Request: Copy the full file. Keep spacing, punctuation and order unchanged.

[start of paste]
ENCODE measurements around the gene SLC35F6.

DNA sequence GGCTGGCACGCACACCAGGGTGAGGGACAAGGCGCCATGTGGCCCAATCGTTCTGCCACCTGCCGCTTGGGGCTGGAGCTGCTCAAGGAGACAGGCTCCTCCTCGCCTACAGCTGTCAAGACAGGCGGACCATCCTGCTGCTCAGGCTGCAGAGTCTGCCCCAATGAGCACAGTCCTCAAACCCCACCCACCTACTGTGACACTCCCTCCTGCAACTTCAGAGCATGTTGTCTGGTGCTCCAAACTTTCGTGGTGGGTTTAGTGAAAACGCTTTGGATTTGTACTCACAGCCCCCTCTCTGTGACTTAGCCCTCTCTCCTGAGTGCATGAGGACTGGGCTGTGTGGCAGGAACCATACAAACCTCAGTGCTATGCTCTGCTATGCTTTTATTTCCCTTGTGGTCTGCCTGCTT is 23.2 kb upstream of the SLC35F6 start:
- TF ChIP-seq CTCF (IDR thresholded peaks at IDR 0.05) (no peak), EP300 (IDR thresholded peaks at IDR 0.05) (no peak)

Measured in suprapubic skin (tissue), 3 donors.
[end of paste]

ENCODE measurements around the gene SLC35F6.

DNA sequence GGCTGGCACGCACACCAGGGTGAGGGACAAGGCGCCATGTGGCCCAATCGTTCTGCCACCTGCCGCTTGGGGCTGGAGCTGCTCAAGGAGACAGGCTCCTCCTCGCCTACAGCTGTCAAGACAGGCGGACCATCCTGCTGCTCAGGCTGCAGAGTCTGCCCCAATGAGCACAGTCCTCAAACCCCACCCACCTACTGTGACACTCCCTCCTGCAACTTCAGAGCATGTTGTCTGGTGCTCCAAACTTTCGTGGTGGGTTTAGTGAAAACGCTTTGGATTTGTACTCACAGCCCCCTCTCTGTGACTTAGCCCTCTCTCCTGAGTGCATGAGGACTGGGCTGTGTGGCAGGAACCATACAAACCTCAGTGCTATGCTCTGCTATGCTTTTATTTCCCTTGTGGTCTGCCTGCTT is 23.2 kb upstream of the SLC35F6 start:
- TF ChIP-seq CTCF (IDR thresholded peaks at IDR 0.05) (no peak), EP300 (IDR thresholded peaks at IDR 0.05) (no peak)

Measured in suprapubic skin (tissue), 3 donors.